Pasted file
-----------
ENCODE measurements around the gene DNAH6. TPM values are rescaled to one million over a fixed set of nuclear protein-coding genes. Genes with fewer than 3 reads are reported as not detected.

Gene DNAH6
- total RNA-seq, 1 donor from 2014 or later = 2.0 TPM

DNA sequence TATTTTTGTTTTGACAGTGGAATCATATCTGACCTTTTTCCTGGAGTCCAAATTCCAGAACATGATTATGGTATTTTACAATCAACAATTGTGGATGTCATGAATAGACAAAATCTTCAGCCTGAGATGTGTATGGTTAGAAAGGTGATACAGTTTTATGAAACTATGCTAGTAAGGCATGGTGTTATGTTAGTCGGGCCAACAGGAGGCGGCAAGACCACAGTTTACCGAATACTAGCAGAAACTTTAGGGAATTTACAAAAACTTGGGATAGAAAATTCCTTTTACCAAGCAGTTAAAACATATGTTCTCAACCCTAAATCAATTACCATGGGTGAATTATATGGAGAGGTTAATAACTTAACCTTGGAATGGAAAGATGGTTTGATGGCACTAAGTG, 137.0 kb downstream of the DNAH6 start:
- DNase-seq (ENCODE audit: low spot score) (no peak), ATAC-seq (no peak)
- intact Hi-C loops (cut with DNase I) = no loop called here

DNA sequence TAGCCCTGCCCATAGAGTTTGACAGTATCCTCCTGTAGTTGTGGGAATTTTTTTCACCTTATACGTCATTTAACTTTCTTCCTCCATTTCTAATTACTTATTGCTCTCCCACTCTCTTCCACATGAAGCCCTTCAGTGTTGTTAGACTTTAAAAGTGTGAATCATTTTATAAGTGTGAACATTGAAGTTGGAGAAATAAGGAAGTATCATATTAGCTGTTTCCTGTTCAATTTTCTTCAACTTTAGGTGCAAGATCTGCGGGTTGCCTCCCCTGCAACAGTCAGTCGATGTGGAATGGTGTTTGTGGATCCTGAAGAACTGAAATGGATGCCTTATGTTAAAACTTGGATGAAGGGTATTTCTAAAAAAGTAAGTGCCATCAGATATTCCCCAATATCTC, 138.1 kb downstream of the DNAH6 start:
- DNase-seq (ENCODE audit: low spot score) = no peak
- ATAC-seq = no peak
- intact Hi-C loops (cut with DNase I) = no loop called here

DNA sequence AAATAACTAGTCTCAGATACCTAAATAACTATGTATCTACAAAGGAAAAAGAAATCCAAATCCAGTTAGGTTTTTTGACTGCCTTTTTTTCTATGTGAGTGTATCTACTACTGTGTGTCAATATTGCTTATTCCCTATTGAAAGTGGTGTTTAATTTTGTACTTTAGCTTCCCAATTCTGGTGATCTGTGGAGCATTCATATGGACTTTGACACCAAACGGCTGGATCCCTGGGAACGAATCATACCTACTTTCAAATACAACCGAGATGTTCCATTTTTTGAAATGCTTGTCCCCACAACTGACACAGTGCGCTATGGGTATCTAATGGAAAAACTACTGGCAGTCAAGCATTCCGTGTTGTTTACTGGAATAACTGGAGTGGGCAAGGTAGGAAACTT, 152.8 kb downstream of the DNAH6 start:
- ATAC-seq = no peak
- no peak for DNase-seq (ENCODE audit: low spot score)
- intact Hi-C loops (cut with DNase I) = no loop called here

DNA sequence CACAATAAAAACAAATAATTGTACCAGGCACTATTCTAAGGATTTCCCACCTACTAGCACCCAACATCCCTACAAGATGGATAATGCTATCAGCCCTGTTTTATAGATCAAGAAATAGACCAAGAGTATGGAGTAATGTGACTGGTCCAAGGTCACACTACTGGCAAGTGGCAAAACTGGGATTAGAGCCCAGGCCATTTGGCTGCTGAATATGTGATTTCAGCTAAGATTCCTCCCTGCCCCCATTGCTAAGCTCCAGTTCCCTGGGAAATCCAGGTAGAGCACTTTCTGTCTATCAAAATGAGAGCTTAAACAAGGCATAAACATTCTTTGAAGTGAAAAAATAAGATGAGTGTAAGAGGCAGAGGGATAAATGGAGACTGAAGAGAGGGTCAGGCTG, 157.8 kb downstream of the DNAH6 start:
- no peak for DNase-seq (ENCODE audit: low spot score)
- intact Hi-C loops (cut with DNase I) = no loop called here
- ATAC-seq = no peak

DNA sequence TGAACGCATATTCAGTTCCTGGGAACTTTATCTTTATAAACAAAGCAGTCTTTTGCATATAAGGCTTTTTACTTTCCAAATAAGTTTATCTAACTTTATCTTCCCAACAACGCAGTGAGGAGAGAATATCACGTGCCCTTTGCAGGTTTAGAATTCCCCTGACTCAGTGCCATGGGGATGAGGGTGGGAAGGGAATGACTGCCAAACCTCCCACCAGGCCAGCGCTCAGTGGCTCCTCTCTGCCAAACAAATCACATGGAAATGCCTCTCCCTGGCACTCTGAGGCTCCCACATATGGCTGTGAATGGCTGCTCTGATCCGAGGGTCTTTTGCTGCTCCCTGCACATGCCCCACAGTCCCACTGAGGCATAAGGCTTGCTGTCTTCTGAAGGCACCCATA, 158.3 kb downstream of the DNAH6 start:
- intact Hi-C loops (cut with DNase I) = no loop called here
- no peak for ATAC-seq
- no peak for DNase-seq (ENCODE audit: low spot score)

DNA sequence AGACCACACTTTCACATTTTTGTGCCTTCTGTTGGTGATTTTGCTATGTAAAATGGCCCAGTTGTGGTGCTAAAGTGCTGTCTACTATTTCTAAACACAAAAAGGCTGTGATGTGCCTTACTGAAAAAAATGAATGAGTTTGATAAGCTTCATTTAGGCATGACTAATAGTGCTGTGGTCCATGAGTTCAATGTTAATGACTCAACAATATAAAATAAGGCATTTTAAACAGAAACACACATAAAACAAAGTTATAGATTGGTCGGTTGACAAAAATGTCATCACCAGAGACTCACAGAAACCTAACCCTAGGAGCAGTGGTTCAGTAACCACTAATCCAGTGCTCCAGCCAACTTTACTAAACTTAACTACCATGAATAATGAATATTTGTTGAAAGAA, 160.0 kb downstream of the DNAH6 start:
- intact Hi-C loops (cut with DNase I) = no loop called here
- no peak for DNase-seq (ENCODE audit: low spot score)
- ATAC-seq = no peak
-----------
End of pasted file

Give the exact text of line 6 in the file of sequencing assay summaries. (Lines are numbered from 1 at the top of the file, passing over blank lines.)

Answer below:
- intact Hi-C loops (cut with DNase I) = no loop called here